Beaches of Barcelona

In summer, Barcelona’s beaches become the absolute stars of the city’s party scene, attracting residents and tourists alike. But these seaside leisure areas are not just sand and water; each one has its own history, personality and public.


It seems incredible to think that the people of Barcelona used to live with their backs to the sea, to the extent that the Barceloneta district was separated from the beach by a wall, which fortunately has now been demolished. At almost 1,100 metres long, Barceloneta beach is one of the oldest in the city (along with Sant Sebastià). It is equipped with volleyball courts, ping-pong tables, fitness areas and children’s play areas (Buses: D20, V15. Metro: Barceloneta stop, L4).

To the south of Barceloneta are Sant Miquel beach and Sant Sebastià beach, which stretches as far as the Hotel Vela. Between them there is more than 1500m of sand (Bus: V15. Metro: Barceloneta stop, L4).

To the north of Barceloneta is Somorrostro beach, 500m long, named in homage to the shantytown that used to stand there and where the film Los Tarantos was shot in 1963, a few years before it was demolished. A commemorative plaque located at the access to the beach recalls that period with aerial images of the neighbourhood (Buses: V21, V27. Metro: Ciutadella-Vila Olípica stop, L4).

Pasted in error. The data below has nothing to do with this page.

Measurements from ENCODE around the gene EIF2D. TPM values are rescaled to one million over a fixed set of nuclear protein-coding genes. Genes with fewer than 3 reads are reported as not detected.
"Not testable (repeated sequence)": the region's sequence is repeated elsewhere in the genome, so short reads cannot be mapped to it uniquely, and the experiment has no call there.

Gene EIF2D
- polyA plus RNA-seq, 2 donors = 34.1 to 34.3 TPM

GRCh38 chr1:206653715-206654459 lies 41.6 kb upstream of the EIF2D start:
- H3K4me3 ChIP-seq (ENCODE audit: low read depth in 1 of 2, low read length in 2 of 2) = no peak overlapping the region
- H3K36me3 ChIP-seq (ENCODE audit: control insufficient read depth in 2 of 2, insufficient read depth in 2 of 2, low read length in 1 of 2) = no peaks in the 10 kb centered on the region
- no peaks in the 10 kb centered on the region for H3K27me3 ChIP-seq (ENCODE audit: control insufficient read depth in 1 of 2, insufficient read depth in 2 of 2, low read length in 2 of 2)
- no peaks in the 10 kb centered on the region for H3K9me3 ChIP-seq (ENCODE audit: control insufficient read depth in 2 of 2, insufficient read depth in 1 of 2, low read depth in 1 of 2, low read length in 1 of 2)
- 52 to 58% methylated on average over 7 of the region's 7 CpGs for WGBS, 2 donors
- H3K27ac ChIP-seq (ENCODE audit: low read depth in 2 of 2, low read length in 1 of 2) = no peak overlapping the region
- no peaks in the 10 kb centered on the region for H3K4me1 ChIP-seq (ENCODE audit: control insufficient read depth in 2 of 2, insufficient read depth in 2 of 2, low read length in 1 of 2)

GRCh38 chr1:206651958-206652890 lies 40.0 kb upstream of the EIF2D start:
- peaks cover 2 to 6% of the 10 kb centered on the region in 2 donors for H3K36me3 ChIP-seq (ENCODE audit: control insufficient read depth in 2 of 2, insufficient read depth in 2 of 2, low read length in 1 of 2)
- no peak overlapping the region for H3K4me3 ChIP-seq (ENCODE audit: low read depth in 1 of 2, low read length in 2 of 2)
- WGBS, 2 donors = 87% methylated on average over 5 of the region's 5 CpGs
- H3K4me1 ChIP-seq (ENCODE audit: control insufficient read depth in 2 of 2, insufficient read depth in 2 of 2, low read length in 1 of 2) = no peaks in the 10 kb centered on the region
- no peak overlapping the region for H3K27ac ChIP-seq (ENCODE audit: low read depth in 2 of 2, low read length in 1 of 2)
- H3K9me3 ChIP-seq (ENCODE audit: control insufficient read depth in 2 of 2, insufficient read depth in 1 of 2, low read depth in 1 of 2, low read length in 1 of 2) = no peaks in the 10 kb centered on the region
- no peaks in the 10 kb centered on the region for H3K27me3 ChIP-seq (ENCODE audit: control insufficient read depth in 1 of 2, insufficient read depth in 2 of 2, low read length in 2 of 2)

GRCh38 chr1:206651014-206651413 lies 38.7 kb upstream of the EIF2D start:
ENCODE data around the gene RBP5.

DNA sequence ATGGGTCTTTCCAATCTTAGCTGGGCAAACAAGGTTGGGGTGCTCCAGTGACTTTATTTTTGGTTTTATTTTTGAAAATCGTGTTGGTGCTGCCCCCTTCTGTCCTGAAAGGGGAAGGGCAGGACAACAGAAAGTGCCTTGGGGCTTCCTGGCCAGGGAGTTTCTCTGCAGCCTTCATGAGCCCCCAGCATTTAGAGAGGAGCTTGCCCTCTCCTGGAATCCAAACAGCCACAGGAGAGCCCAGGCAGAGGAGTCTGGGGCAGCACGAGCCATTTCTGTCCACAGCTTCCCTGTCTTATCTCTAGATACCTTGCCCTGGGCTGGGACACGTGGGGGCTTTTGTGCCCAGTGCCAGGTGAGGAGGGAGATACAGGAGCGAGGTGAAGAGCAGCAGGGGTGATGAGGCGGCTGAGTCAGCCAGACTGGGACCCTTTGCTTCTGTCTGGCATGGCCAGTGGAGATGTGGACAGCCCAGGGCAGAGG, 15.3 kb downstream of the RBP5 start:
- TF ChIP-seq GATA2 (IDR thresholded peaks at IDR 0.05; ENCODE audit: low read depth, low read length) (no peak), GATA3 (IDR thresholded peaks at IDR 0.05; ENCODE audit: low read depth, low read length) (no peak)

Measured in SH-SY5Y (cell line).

The beaches of Poblenou begin beyond Port Olímpic. At 400 metres, Nova Icària beach is quieter and more family-oriented. It has sports facilities, a children’s play area and an area for the disabled with volunteers to help people with reduced mobility (Buses: H16, V27).

It is followed by Bogatell beach, with 640m, renovated in the 90’s, also equipped with sports areas (Buses: H16, V27). It tends to be frequented by older people than its neighbouring Mar Bella, preferred by younger people. Created for the 1992 Olympic Games, it is 500 metres long and has a nudist area, sports facilities and a base for nautical activities (Buses: H16, V27. Metro: Poblenou stop, L4).

Next to it, Nova Mar Bella, with another 500m, also has equipment for people with reduced mobility and amphibious chairs with volunteers. It is the beach frequented by the residents of the Sant Martí neighbourhood (Buses: H16, V31, V27).

The last beach to be added to the Barcelona coastline, and the furthest from the centre, is Llevant beach, which was upgraded in 2006 and is 380 metres long. As it is the furthest away, it tends to be less crowded (Metro: Selva de Mar stop, L4. Tramway: Selva de Mar, El Maresme, T4 stops. Bus: V29).

And if you don’t like sand, the alternative is the sea pools at Parc del Fòrum (Metro: Maresme – Fòrum stop, L4. Tram: Fòrum stop, T4).

All the Barcelona beaches mentioned here are equipped with showers and lifeguard posts.

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